It would've been the ultimate waste of taxpayer dollars — Wyoming has no ports or even large lakes. Or enemies. Unless perhaps they needed quick-strike capability to counteract invasive herds of antelopes.
I can see it now — an aircraft carrier sitting in the Green River, with almost all of its hull sticking out of the water. It would've made an impressive sight.
Somehow that vision painfully reminds me of a trip many years ago to one of my favorite redfish holes near Chauvin.
I had brought two guests from Texas to an area of shallow ponds to hunt fish on the low tide. We arrived about 8 a.m. and found reds backing, and drum and sheepshead tailing in inches of water.
It was phenomenal sight casting; for two hours we spotted fish after fish, and teased them with flies. There were many follows and strikes, and occasionally, an eat.
In all the excitement, we failed to realize that the tide was continuing to fall, even past the period where low tide had been predicted. The culprit was a gentle north wind that continued to push marsh water out to sea.
The other problem was the boat. My bay skiff isn't exactly a flats boat. Before we knew it, there was probably an inch or 2 of water under our hull.
We sat there for a couple hours until there was just enough water for me to push-pole our way to deeper water.
Of all the tidal conditions, I find the low tides most productive for the Spottail Elvis. It's the reason why, like many fly anglers, most of my coastal marsh fishing these days is done from canoe or kayak.
Low-tide anglers also need flies that can remain in the fish's strike zone momentarily without grabbing the bottom. Patterns that ride hook up — such as Bendbacks, Crystal Shrimp, Marsh Minnow — or that are weightless, such as spoon flies, are favored.
On the falling tide, bait such as small fish, crabs and shrimp are forced to evacuate the protected grasses, submerged islands and trenasses. Reds gather at the choke points, where they enjoy an all-you-can-eat buffet.
Baitcasters may like a falling tide, but flyrodders have mixed feelings. Flies are competing against a lot of bait, and most often the choke points are better suited to blind casting.
Under this condition, tossing weighted flies into these choke points and stripping them across the current can be productive.
A rising tide is a decent one for fishing ponds, as it brings bait and reds into the skinny-water areas. But the period of productivity is usually very short. For some reason, reds are very tough to catch on the flood tides.
Still, when fishing from a shallow-draft boat or a stand-up kayak, I do enjoy the high tides. The reds are a little less spooky and are more easily sighted if the water is clear.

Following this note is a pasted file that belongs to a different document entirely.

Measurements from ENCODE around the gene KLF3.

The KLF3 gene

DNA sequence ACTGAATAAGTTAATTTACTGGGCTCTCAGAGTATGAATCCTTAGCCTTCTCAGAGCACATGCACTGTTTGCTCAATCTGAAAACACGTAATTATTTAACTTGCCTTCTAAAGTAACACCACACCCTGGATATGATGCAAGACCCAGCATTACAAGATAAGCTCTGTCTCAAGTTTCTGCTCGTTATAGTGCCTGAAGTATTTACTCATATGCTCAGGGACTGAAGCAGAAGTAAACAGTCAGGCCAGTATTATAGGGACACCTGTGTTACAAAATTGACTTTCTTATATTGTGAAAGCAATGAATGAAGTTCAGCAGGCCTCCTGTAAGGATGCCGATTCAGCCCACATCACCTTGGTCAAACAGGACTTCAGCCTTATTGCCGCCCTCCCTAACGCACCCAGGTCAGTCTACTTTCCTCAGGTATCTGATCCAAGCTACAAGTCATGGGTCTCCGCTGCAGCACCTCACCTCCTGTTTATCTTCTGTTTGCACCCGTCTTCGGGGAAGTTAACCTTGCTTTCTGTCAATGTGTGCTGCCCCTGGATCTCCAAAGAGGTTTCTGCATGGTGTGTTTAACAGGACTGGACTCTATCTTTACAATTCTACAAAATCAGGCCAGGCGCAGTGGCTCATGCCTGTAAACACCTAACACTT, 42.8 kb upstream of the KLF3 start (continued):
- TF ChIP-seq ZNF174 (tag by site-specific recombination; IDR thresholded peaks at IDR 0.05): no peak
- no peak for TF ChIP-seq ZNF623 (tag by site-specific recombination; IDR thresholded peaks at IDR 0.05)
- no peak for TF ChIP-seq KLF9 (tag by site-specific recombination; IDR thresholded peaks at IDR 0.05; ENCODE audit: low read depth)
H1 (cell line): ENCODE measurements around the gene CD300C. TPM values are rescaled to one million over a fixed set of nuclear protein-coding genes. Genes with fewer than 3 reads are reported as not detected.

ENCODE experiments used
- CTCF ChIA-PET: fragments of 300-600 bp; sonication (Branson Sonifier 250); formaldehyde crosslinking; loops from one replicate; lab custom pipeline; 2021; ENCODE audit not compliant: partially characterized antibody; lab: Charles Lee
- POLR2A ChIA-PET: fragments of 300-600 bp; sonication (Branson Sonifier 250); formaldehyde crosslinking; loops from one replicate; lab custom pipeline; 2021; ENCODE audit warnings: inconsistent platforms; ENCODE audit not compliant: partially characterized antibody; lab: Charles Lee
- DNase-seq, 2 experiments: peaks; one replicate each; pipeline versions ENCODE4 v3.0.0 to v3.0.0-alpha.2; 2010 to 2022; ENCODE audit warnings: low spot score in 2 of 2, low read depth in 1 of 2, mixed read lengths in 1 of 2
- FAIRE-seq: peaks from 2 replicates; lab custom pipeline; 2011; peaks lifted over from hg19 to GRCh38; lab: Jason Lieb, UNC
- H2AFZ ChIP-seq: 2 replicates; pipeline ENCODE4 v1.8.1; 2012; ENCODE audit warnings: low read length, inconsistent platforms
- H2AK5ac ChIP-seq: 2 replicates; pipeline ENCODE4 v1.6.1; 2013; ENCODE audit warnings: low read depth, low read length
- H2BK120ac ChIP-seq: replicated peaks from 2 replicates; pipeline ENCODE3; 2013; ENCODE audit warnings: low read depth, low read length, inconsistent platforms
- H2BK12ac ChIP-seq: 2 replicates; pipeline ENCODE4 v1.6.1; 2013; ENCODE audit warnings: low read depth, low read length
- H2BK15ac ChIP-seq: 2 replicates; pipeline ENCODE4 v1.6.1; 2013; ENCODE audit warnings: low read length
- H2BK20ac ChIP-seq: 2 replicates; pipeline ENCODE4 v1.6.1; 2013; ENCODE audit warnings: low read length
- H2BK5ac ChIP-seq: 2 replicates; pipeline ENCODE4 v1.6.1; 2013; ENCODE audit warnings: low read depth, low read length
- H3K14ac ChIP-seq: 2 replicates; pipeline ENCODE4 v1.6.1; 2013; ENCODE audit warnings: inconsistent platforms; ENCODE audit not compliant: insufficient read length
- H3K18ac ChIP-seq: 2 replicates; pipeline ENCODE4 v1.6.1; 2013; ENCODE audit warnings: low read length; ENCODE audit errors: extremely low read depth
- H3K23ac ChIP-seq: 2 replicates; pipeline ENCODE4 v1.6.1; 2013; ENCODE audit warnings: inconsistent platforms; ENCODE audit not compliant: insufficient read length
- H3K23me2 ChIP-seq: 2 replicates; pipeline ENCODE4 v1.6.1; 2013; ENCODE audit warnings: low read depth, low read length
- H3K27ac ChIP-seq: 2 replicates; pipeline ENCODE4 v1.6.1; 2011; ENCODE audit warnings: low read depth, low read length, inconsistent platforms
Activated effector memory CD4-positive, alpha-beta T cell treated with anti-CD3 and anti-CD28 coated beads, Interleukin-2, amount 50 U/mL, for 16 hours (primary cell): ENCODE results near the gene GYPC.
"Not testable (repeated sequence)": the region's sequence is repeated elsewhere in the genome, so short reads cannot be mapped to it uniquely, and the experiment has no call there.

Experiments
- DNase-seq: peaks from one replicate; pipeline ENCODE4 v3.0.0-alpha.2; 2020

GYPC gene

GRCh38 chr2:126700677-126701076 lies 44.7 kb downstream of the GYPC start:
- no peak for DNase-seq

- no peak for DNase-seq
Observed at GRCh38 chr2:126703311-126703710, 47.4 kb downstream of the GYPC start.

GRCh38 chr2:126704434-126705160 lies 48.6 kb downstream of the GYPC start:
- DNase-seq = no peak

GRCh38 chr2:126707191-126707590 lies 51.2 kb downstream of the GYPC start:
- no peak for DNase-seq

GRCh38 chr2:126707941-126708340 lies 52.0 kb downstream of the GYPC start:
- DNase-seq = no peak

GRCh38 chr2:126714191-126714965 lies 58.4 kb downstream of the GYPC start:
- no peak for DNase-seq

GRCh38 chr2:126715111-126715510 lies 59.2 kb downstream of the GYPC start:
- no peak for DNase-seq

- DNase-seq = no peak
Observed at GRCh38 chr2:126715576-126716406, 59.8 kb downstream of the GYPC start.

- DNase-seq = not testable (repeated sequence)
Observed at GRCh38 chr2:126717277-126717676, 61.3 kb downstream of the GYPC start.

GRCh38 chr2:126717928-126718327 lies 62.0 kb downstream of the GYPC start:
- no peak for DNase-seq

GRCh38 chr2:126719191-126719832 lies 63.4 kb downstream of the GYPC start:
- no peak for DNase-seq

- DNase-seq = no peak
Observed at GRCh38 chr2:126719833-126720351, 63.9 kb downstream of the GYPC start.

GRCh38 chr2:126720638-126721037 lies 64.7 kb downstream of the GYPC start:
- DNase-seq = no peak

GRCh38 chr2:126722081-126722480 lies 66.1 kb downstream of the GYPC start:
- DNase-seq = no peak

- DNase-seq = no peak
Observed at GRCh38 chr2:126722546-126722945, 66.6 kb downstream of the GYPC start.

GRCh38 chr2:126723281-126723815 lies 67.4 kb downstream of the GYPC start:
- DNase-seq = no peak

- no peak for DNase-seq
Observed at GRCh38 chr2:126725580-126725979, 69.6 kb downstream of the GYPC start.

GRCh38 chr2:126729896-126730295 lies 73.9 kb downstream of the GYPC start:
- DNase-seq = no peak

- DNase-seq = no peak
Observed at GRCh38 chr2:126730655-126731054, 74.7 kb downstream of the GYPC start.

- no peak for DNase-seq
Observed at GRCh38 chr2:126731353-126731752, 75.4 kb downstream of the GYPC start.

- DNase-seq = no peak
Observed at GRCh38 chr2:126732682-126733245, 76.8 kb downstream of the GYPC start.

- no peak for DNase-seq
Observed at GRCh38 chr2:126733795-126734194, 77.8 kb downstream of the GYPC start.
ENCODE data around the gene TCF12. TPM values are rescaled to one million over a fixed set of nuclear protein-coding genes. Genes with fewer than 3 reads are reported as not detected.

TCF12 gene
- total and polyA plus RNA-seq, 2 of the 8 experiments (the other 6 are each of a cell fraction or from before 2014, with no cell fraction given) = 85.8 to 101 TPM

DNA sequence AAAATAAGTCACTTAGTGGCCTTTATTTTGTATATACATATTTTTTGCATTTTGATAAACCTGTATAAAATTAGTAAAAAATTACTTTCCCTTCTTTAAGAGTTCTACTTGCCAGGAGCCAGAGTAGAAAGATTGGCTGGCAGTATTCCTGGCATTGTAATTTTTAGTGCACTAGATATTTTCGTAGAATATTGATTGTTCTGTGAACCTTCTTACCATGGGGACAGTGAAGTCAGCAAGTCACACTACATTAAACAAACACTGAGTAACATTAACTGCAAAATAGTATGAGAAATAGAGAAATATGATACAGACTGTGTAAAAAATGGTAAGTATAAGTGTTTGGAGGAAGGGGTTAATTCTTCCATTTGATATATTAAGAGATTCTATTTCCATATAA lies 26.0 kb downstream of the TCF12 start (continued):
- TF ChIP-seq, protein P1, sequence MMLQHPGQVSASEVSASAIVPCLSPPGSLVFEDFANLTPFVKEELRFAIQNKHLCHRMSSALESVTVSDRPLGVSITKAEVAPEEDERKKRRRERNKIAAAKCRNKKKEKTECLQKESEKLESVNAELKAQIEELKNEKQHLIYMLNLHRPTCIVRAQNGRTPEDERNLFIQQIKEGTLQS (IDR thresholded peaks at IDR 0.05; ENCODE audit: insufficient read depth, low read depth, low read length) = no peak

There's one other tidal condition that fly anglers have come to know and like. It's the basis for Cormier's 8th Law of Fly Fishing: "Slack tide favors the flyrodder."
A sluggish tide can last for several days. During the last day or two, just as the tidal movement is starting to rev up, you can find very active redfish. Perhaps they sense a feeding period about to start. Perhaps they're hungry. But they're moving around, looking for food.
Because there has been a lull in tidal flow, water in the ponds has had a chance to settle out and clear up. I've often found the clearest water, especially in the summer months, during slack-tide periods.
You have the two ingredients to a flycaster's recipe for marsh success: clear water and moving fish.
At this time, I love to fish flies that make noise or push water. There's nothing quite like casting a Perch Float Popper, giving it a couple of good strips, pausing and watching a poisson rouge rush in from several feet away. They'll sit right behind the popper, and if you keep it moving they'll slurp it down.
Not as exciting, but more violent in nature, is when a large fly such as a Seaducer, Redchaser, LaFleur's Charlie or Borger Crab pushes water with each strip and the red strikes at full speed. It's times like these you'd better have your leaders in good shape and the knots tied properly.
Wind can have a great impact on tides. For example, a day or two after a cold front, a high tide may be actually be lower than the low tide following several days of strong southerly winds.
Fly anglers should also consider time of day as important as tide.
In summer, first light to early morning is always a good period. The cool water temperature of the early day brings more activity. The best days — or locations — will be those where the low tide comes around late morning so two prime periods run consecutively.
Now that the peak redfish season is upon us, clean those fly lines and reels, and get in some casting practice. There's fish to be caught.